Estate planning is a process that generally has two parts. One part involves planning for the management and disposition of your property both during your lifetime and after your death. The second part is planning for the management of your finances and health care if you are no longer able to provide for yourself.
The structure of your estate plan will depend upon your circumstances. In planning your estate, your goals and wishes should be given the highest priority, followed by your family and its needs and the nature and extent of your property. During the estate planning process, you will need to answer a few crucial questions. Depending upon your circumstances, you should determine:
Your estate consists of all property or interests in property which you own. This means that every tangible thing you own is part of your estate. Your estate may also consist of interest in business entities, money held in bank accounts, stocks or bonds, real property, life insurance, retirement benefits, etc.
Preparing for the process of estate planning, it is important to know about the property which you own and its value. The value of your estate is important in determining whether, and to what extent, your estate will be taxed after your death and the resources which you will have available in the event of your incapacity. It is also important to know about your current financial situation and how your financial status might change in the future, particularly after you retire.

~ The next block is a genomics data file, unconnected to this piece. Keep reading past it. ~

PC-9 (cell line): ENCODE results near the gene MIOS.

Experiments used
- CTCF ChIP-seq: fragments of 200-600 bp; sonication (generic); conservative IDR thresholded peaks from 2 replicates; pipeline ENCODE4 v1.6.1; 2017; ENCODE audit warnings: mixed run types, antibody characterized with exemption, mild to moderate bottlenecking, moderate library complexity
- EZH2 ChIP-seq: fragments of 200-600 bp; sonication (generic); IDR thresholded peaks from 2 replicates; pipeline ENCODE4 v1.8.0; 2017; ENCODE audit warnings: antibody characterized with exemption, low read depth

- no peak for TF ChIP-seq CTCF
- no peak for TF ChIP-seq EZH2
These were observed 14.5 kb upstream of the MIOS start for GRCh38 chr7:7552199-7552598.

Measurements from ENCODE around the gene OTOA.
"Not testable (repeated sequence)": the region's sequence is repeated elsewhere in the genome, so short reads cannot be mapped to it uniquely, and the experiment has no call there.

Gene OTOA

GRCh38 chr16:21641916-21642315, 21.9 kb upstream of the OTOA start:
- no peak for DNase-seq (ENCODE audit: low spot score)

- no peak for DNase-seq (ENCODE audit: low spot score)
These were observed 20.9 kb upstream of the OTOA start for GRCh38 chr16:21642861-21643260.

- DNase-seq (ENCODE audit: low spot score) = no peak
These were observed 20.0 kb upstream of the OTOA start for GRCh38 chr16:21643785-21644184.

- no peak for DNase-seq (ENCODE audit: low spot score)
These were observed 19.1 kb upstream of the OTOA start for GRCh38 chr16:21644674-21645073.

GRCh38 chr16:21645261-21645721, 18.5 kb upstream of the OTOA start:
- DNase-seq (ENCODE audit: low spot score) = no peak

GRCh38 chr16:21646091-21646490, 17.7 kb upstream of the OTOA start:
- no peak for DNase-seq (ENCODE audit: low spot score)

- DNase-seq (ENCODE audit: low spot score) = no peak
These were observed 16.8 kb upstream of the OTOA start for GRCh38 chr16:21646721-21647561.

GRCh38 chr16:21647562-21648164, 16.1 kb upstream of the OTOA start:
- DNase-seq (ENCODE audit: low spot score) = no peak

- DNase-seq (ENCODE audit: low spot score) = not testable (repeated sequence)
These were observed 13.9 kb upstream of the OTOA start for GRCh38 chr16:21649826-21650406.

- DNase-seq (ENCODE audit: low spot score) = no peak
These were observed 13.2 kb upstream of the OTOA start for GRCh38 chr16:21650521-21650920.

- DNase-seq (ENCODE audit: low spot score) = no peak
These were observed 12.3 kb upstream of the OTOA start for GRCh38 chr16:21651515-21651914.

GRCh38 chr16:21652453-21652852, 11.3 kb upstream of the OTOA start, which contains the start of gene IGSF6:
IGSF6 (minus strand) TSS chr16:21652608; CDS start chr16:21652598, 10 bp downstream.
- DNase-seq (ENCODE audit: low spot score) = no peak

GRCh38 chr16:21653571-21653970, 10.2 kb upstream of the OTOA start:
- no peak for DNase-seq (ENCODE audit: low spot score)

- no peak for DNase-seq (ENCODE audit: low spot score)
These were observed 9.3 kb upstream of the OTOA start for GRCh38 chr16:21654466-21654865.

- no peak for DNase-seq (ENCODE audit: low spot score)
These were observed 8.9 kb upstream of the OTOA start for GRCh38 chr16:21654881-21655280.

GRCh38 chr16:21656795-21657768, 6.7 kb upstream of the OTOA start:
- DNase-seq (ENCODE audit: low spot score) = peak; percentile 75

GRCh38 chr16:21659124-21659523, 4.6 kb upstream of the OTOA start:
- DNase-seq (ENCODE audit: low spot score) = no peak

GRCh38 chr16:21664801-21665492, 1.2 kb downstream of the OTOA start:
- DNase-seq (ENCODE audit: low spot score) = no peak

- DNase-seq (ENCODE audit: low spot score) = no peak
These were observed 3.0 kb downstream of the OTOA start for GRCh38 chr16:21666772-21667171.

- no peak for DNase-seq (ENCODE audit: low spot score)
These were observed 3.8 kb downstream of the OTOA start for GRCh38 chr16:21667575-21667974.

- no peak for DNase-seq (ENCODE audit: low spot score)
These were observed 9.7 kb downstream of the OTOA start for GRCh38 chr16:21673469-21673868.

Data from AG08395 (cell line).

Almost every individual, regardless of the value of his or her estate, needs estate planning. If your estate has a small value, your estate planning may only focus upon who is to receive your property after your death. If your estate is larger, a discussion about the various ways to preserve your property for your heirs is warranted. For example, estate planning often involves planning to reduce or defer the amount of federal estate (death) taxes which otherwise might be payable on your death, or to reduce or eliminate reassessment on the change of ownership of real property.
However, regardless of the size of your estate, you will want to designate who, in the event of your incapacity, is to manage your affairs, to care for you and to make health care decisions. You also will want to consider such alternatives as durable powers of attorney for health care and property and conservatorships of the person and estate.